How To Soothe Isolation-Related Breakouts – Fast

Posted in Skin on May 20, 2020 by


This excellent post was brought to you by Synergie Skin. 

If you’re anything like us, isolation has done a real number on your skin. Not that it was perfect to begin with – there’s no such thing – but, you know, it was good enough. We had a routine. It worked. However, throw a global pandemic into the mix, new living and WFH arrangements, and our skin has definitely seen better days. 

Coronavirus isn’t forever and eventually, our skin will transition back to its original state. However, as Terri Vinson Cosmetic Chemist and Managing Director of Synergie Skin explains, with a few choice ingredients, we can help speed up the healing process. 

First things first: let’s pinpoint the source of the problem. According to Vinson, four of the most common triggers of isolation skin are:

1. Soaring stress levels

“Increased levels of stress hormone [cortisol] lead to additional oil being produced.” More oil = more breakouts

2. Poor nutrition

For many, periods of heightened stress leave us turning to heavy comfort foods or sugary treats. “An increase of refined sugar in our diet causes more inflammation in the body and this will have a direct impact on the health of our skin. Good nutrition and balance is essential during isolation.” (Does banana bread count as ‘nutritious’? We’ll report back.)

3. Face masks

If you’re an essential worker, a face mask is now part of the uniform. Unfortunately, this necessary precaution can impact skin: “The humid environment and toxins exhaled into the mask may contribute to skin congestion.”

4. Prolonged periods indoors

“The skin is an organ that requires the ideal environment to function correctly. During excessive periods of remaining indoors, a lack of fresh air and dry recycled air can cause dryness, skin breakouts and even irritation.”

Now that we’ve identified the source of #ISOSKIN, let’s create a plan of attack. When it comes to soothing inflamed skin, there are two hero products: a probiotic/prebiotic serum and a Vitamin B (aka niacinamide) serum.

In skin care, probiotics are experiencing a surge in popularity – and we’re not mad about it. Probiotics can help balance the good and bad bacteria on our skin in the same way they balance our gut. “The right bacterial balance is vital for a healthy barrier and blemish free skin surface. This should be a part of any good skin routine,” Vinson tells Gritty Pretty. “A good prebiotic/ probiotic combo is Inulin (prebiotic) and Bifida Ferment Lysate (probiotic).”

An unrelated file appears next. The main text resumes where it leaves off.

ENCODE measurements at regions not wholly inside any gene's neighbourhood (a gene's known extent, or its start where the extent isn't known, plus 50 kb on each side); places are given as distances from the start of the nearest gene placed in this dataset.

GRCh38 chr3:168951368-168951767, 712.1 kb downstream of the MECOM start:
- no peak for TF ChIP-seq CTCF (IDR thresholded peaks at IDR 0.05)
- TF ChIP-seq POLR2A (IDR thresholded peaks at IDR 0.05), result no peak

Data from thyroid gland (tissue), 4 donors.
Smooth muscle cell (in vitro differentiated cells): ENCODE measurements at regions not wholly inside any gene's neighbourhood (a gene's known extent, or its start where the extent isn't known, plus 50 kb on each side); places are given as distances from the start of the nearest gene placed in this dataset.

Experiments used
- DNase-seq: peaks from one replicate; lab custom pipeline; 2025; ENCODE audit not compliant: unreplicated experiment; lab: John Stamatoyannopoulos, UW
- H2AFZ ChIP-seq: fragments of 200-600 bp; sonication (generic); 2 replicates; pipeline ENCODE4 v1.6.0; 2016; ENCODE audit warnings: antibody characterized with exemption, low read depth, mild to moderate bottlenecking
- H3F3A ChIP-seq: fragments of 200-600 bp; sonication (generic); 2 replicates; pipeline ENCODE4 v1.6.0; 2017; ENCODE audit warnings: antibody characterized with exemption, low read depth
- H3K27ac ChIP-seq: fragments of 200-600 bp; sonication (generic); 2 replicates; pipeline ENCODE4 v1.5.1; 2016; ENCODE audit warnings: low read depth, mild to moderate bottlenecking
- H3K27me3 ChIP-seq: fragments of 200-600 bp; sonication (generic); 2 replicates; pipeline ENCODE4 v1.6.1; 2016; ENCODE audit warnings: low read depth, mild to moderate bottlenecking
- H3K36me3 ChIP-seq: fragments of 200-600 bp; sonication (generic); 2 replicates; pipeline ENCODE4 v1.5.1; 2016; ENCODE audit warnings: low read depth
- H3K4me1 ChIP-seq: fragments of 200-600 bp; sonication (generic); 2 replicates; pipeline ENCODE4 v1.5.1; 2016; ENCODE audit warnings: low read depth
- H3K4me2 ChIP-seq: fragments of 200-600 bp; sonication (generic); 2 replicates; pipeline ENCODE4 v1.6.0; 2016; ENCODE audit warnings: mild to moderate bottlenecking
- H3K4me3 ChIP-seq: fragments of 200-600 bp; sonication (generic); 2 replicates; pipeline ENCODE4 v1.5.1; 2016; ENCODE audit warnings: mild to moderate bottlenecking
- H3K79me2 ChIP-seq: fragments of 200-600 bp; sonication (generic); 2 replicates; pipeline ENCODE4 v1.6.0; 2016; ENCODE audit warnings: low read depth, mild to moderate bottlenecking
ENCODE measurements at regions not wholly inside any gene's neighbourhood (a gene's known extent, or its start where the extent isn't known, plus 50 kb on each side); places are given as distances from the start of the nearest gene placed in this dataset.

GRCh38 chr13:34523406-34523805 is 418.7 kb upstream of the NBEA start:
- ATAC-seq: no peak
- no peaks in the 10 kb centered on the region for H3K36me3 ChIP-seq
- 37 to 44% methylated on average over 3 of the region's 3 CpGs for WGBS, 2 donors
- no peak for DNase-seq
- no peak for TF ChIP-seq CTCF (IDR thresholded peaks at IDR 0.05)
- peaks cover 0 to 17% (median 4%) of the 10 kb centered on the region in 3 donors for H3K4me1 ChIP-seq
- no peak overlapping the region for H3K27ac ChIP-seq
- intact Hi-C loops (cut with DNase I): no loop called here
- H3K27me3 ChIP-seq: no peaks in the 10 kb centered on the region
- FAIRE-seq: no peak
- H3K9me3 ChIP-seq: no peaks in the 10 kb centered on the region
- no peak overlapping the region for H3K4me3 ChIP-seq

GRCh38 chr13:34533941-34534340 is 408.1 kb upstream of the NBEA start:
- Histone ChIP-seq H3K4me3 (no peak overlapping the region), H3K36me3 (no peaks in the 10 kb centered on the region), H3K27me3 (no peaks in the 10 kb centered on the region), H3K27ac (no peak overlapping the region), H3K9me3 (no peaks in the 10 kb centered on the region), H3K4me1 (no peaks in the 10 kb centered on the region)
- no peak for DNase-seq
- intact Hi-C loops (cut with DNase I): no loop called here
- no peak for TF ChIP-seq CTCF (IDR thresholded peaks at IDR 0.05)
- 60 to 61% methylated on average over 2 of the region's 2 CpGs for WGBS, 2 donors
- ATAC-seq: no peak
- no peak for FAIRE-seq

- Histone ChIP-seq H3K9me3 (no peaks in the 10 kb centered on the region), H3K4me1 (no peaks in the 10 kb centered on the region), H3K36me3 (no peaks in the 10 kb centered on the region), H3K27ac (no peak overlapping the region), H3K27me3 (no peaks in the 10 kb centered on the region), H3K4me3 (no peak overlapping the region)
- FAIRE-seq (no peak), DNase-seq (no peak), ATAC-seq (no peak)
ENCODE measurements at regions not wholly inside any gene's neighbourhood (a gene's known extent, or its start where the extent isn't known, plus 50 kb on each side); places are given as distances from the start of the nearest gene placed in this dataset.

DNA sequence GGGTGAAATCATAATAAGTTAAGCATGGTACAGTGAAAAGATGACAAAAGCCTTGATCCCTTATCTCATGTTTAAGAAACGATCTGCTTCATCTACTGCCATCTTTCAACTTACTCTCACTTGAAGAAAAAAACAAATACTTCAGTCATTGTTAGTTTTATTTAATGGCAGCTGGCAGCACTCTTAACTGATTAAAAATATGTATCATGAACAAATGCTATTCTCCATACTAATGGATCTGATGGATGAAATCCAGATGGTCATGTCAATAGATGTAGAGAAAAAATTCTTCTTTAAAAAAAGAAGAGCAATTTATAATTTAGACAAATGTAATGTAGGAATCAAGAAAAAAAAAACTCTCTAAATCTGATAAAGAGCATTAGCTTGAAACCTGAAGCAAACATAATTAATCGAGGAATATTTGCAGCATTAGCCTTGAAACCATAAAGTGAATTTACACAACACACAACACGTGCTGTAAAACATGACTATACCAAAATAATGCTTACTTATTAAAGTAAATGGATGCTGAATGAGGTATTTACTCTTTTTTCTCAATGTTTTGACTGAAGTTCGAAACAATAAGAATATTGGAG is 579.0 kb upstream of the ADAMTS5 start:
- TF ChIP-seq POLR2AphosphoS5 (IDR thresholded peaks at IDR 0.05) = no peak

Vitamin B helps to regulate oil production and prevent pores from becoming blocked. “It also keeps the barrier strong and hydrated which is exactly what your skin needs during isolation. Look for a serum with over 10 per cent niacinamide.”

Did we mention that probiotics and Vitamin B play well together? In fact, they’re a match made in heaven. Synergie Skin Stay Home Care Pack ($169) contains the brand’s signature probiotic serum Dermiotic and Vitamin B – plus, five sachets of MasquErase and Sanitiser Spray. This kit should be your first port of call for isolation-induced breakouts. 

Let’s unclog those pores and remove dead skin cells. An exfoliating serum or treatment – look for a combination of AHAs and BHAs – will help smooth and brighten your skin. Vinson recommends applying daily to begin with (focusing on problem areas) before reducing your usage to twice per week. At $25, COSRX AHA/BHA Clarifying Treatment Toner is an affordable option. 

Bonus points if you incorporate a twice weekly physical facial scrub, too. “An ideal scrub will contain uniform particles like the ones used in clinical microdermabrasion machines,” Vinson says. “These crystals are made of aluminium oxide (corundum) and are highly effective for improving skin dullness and blocked pores.” Synergie Skin Mediscrub ($79) is packed full of the good stuff, helping to remove dead cells from the skin’s surface.

If your breakout is more severe, a spot treatment can help usher it out the door, sooner. There are a number of spot treatments out there, but Vinson recommends avoiding anything with benzyl peroxide as it “can be irritating and only addresses the acne bacteria.” 

Flip over the bottle, read the ingredients list and look for “manuka oil to address acne bacteria, lactic, malic acid and salicylic acid for exfoliation and unblocking pores, liquorice extract (dipotassium glycyrrhizinate) to reduce inflammation and redness and Barosma betulina botanical extract to reduce oil production.” Verso Blemish Fix ($144) works well as a clearing gel, along with the tried-and-tested Mario Badescu Drying Lotion ($27) or Synergie Skin Blem-X ($69). 

Have you noticed pimples popping up since the onset of Australia’s social distancing measures? We’d love to know what you’ve been doing to help soothe breakouts. Tell us your favourite skin-clearing products in the comments below.


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